FIG. 1 is an exploded perspective view of a two-dimensional acoustic transducer in accordance with the present invention.
FIG. 2 is a side view of an active integrated circuit chip of FIG. 1.
FIG. 3 is a side view of circuitry within three cells of the integrated circuit chip of FIG. 2, taken along lines 3--3.
FIG. 4 is a schematic view of a circuit of FIG. 3.
FIG. 5 is a top view of a portion of the pad grid array on the lamination of integrated circuit chips of FIG. 1.
FIG. 6 is a side view of a second embodiment of a lamination of integrated circuit chips in accordance with the present invention.
FIG. 7 is a side view of a third embodiment of the lamination of integrated circuit chips in accordance with the present invention.
FIG. 8 is another embodiment of the acoustic transducer of FIG. 1.
FIG. 9 is a perspective view of another embodiment of an acoustic transducer in accordance with the present invention.
With reference to FIG. 1, a two-dimensional transducer array 10 is shown as including ten piezoelectric elements 12 in an azimuthal direction and seven elements in an elevational direction. "Piezoelectric" is defined as any material that generates mechanical waves in response to an electrical field applied across the material. Piezoelectric ceramics and polymers are known.
Ideally, the seventy piezoelectric elements 12 are individually controlled. Individual control allows electronic focusing of the acoustic transducer 10. Two-dimensional arrays can be phased by delaying signals to selected elements 12, so as to achieve a desired direction and focal range. Electronically focused transducer arrays offer the advantage that they can be held stationary during an echographic examination, potentially increasing the resolution and the useful life of the transducers.
The piezoelectric elements 12 may be formed by dicing or patterning a lead zirconium titanate (PZT) rectangular block using conventional techniques. Current technology enables formation of a two-dimensional array 10 having an element pitch of 300 μm. Excitation of the piezoelectric elements 12 causes acoustic wave energy to be transmitted from forward faces 14 of the elements. Drive signals are controlled to allow reflected wave energy to be received at the forward faces. An electrical signal is formed in response to the received energy. Electronics remote from the transducer array 10 monitor the received signals and form an image of the body that reflected the acoustic wave energy.
Exciting the piezoelectric elements 12 transmits acoustic wave energy from the rearward faces, as well as from the forward faces 14. An impedance mismatch at the rearward faces will cause reflections to the forward faces. While such acoustic reflections will improve the power output of the array 10, the resulting increase in the width of the output pulses will lead to poor ultrasonic image resolution. Consequently, a backing member 16 is employed with the present invention. In the embodiment of FIG. 1, the backing member is a block of acoustical energy attenuating material. For example, the backing member may be formed of an epoxy material having acoustic absorbers and scatterers such as tungsten particles and silica particles or air bubbles.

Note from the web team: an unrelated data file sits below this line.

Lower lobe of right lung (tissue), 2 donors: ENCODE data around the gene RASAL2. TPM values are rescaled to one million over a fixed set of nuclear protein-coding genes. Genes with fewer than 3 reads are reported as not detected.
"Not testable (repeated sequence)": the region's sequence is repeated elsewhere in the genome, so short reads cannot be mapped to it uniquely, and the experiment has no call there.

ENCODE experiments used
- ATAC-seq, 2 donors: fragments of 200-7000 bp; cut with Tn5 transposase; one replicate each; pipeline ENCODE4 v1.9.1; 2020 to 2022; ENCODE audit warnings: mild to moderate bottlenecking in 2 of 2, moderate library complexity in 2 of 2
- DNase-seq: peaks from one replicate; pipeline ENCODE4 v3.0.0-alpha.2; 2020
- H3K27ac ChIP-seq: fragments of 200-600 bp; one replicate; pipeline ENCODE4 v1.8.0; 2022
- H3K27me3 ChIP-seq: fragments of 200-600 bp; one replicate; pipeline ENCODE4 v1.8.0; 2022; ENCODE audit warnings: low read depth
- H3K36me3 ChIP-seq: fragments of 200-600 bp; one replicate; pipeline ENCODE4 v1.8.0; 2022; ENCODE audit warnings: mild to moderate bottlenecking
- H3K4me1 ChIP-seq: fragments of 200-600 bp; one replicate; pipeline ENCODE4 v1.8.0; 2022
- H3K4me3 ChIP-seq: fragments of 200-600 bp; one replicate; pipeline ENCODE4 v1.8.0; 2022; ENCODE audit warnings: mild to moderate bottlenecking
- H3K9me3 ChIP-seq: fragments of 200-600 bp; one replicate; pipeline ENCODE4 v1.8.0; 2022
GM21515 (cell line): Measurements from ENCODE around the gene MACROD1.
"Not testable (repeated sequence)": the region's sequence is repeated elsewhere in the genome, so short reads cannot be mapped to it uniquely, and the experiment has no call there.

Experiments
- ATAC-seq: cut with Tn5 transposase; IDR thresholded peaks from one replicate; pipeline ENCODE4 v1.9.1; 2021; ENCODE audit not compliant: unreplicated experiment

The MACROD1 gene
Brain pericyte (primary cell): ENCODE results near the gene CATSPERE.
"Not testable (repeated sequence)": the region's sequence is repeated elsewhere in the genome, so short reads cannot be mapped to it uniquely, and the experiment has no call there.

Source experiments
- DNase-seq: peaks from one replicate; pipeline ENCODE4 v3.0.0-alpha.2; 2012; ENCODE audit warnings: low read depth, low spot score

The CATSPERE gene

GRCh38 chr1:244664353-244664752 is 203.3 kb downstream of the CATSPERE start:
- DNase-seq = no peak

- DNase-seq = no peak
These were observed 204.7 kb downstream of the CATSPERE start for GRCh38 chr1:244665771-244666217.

In addition to attenuating acoustic wave energy from the piezoelectric elements 12, the backing member 16 functions as a Z-axis electrical conductor. That is, conductors 18 are embedded to extend through the backing member in parallel fashion. The ends of conductors 18 are exposed at the top surface 20 shown in FIG. 1 and are also exposed at the bottom surface, not shown.
The transducer array 10 and the backing member 16 may then be assembled with the conductors 18 in physical and electrical contact with contacts, not shown, on the rearward faces of the piezoelectric elements 12. In practice, the block of piezoelectric material that is diced or patterned to form the matrix of elements should be connected to the backing member before the piezoelectric elements are separated. An epoxy or other suitable adhesive may be applied to one or both of the surfaces to be brought together.
After assembly of the solid block of piezoelectric material to the backing member 16, the block of piezoelectric material may be diced or patterned to form the individual piezoelectric elements 12. For example, a diamond saw may be employed to cut into the piezoelectric material. The separation preferably includes forming kerfs through the material used for bonding and into the backing member 16. These kerfs aid in acoustically electrically isolating adjacent elements.